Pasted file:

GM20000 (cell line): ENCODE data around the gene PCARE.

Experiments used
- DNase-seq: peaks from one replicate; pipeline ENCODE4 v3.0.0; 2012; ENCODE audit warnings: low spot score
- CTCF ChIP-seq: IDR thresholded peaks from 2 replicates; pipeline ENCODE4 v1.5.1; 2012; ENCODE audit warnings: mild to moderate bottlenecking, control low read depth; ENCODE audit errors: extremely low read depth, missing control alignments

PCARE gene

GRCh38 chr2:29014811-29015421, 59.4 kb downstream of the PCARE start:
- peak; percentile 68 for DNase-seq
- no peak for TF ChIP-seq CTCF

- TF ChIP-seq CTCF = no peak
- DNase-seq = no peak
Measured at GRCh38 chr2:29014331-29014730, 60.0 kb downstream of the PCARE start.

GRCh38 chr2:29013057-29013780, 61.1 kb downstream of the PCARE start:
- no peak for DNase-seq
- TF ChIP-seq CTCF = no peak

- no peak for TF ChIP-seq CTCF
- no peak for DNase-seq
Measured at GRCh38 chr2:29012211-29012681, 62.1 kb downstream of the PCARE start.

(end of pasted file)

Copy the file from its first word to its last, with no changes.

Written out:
GM20000 (cell line): ENCODE data around the gene PCARE.

Experiments used
- DNase-seq: peaks from one replicate; pipeline ENCODE4 v3.0.0; 2012; ENCODE audit warnings: low spot score
- CTCF ChIP-seq: IDR thresholded peaks from 2 replicates; pipeline ENCODE4 v1.5.1; 2012; ENCODE audit warnings: mild to moderate bottlenecking, control low read depth; ENCODE audit errors: extremely low read depth, missing control alignments

PCARE gene

GRCh38 chr2:29014811-29015421, 59.4 kb downstream of the PCARE start:
- peak; percentile 68 for DNase-seq
- no peak for TF ChIP-seq CTCF

- TF ChIP-seq CTCF = no peak
- DNase-seq = no peak
Measured at GRCh38 chr2:29014331-29014730, 60.0 kb downstream of the PCARE start.

GRCh38 chr2:29013057-29013780, 61.1 kb downstream of the PCARE start:
- no peak for DNase-seq
- TF ChIP-seq CTCF = no peak

- no peak for TF ChIP-seq CTCF
- no peak for DNase-seq
Measured at GRCh38 chr2:29012211-29012681, 62.1 kb downstream of the PCARE start.